Anna-Catharina Wilhelm

Anna-Catharina came to the OESL with a degree in Biochemistry and Molecular Biology from Michigan Technological University.  She spent time this summer pinning down the degradation pathways of some of our redox shuttle compounds.

Fragmentation Analysis of Labeled Phenothiazines via Ion Trap Mass Spectrometry; Anna-Catharina Wilhelm and Thomas F. Guarr

The incorporation of organic compounds that display reversible electrochemical oxidation at very high potentials into lithium batteries has been shown to prevent dangerous overcharge conditions.  In order to better understand possible degradation pathways of such compounds (typically called “redox shuttles”), their breakdown was examined by mass spectrometry.  Previous studies of shuttle stability have been limited to empirical testing, modeling, or very limited analysis of reaction products.  In this project, ion trap mass spectrometry was used to explore the sequential fragmentation of several deuterium labeled compounds that are good candidates for such applications.  Using this approach, it was possible to selectively isolate and fragment both the oxidized (cation radical) and protonated forms of the parent compound.  Careful analysis of the data clearly shows that these two species break down by different mechanisms.  The results will aid in the design of more durable second-generation redox shuttles.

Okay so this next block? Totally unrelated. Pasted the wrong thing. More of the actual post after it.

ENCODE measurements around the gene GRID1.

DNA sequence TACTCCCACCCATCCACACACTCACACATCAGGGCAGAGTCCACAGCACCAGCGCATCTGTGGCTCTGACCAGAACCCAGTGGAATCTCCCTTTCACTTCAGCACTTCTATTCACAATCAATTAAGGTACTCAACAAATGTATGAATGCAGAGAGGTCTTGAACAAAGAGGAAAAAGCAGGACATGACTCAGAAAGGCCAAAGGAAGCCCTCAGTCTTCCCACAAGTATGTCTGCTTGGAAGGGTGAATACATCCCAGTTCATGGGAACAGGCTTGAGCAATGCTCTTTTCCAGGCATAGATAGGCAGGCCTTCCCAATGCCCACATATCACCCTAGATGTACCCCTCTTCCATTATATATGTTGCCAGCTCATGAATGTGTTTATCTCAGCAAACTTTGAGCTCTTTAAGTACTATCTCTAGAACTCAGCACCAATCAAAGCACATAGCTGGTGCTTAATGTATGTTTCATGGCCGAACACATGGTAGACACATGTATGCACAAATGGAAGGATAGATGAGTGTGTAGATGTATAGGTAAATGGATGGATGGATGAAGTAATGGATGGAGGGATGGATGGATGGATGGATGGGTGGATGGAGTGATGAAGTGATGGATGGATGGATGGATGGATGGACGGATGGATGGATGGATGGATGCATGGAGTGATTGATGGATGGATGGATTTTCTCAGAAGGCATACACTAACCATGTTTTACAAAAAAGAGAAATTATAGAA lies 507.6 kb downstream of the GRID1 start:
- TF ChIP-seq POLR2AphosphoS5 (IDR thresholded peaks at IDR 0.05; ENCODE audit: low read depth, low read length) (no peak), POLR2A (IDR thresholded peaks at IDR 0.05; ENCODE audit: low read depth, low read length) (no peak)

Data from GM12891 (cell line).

Anna-Catharina is beginning her PhD pursuit at the University of British Columbia this fall.  Best wishes for your future Anna!  Keep on running and enjoy our neighbor to the north.